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Why We Like Daily Mail and General Trust plc’s (LON:DMGT) 12% Return On Capital Employed

Simply Wall St

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Today we'll look at Daily Mail and General Trust plc (LON:DMGT) and reflect on its potential as an investment. To be precise, we'll consider its Return On Capital Employed (ROCE), as that will inform our view of the quality of the business.

First of all, we'll work out how to calculate ROCE. Then we'll compare its ROCE to similar companies. Last but not least, we'll look at what impact its current liabilities have on its ROCE.

Understanding Return On Capital Employed (ROCE)

ROCE measures the amount of pre-tax profits a company can generate from the capital employed in its business. Generally speaking a higher ROCE is better. Ultimately, it is a useful but imperfect metric. Author Edwin Whiting says to be careful when comparing the ROCE of different businesses, since 'No two businesses are exactly alike.'

So, How Do We Calculate ROCE?

The formula for calculating the return on capital employed is:

Return on Capital Employed = Earnings Before Interest and Tax (EBIT) ÷ (Total Assets - Current Liabilities)

Or for Daily Mail and General Trust:

0.12 = UK£119m ÷ (UK£2.4b - UK£1.4b) (Based on the trailing twelve months to March 2019.)

Therefore, Daily Mail and General Trust has an ROCE of 12%.

Check out our latest analysis for Daily Mail and General Trust

Does Daily Mail and General Trust Have A Good ROCE?

One way to assess ROCE is to compare similar companies. Daily Mail and General Trust's ROCE appears to be substantially greater than the 9.5% average in the Media industry. We consider this a positive sign, because it suggests it uses capital more efficiently than similar companies. Independently of how Daily Mail and General Trust compares to its industry, its ROCE in absolute terms appears decent, and the company may be worthy of closer investigation.

The image below shows how Daily Mail and General Trust's ROCE compares to its industry, and you can click it to see more detail on its past growth.

LSE:DMGT Past Revenue and Net Income, July 15th 2019

When considering ROCE, bear in mind that it reflects the past and does not necessarily predict the future. ROCE can be deceptive for cyclical businesses, as returns can look incredible in boom times, and terribly low in downturns. ROCE is only a point-in-time measure. What happens in the future is pretty important for investors, so we have prepared a free report on analyst forecasts for Daily Mail and General Trust.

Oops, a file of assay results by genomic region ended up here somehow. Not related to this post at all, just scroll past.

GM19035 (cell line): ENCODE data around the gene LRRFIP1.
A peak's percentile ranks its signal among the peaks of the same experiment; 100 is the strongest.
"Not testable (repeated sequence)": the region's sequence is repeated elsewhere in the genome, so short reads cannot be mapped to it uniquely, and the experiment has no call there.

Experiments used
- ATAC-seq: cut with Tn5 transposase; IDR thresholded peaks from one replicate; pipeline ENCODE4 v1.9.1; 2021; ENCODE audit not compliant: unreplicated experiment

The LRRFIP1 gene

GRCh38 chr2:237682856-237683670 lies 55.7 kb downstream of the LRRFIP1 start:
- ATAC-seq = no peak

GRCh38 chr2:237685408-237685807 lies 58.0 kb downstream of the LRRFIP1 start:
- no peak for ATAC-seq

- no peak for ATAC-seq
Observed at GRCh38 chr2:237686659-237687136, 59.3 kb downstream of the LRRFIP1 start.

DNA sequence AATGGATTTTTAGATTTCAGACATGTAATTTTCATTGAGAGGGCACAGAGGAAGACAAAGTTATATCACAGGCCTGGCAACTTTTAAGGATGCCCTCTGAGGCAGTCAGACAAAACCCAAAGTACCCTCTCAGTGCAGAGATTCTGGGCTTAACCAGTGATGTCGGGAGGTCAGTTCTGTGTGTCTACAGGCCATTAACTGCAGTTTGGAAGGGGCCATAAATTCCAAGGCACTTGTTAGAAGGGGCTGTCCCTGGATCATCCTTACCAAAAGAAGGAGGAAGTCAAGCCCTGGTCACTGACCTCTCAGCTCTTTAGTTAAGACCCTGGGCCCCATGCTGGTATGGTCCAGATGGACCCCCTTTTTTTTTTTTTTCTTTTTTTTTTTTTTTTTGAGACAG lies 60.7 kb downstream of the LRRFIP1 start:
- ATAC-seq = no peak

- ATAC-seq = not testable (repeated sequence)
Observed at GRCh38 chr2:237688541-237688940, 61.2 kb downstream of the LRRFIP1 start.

Daily Mail and General Trust's Current Liabilities And Their Impact On Its ROCE

Liabilities, such as supplier bills and bank overdrafts, are referred to as current liabilities if they need to be paid within 12 months. Due to the way ROCE is calculated, a high level of current liabilities makes a company look as though it has less capital employed, and thus can (sometimes unfairly) boost the ROCE. To counter this, investors can check if a company has high current liabilities relative to total assets.

Daily Mail and General Trust has total liabilities of UK£1.4b and total assets of UK£2.4b. Therefore its current liabilities are equivalent to approximately 58% of its total assets. Daily Mail and General Trust has a relatively high level of current liabilities, boosting its ROCE meaningfully.

What We Can Learn From Daily Mail and General Trust's ROCE

This ROCE is pretty good, but remember that it would look less impressive with fewer current liabilities. Daily Mail and General Trust looks strong on this analysis, but there are plenty of other companies that could be a good opportunity . Here is a free list of companies growing earnings rapidly.

If you like to buy stocks alongside management, then you might just love this free list of companies. (Hint: insiders have been buying them).

We aim to bring you long-term focused research analysis driven by fundamental data. Note that our analysis may not factor in the latest price-sensitive company announcements or qualitative material.

If you spot an error that warrants correction, please contact the editor at editorial-team@simplywallst.com. This article by Simply Wall St is general in nature. It does not constitute a recommendation to buy or sell any stock, and does not take account of your objectives, or your financial situation. Simply Wall St has no position in the stocks mentioned. Thank you for reading.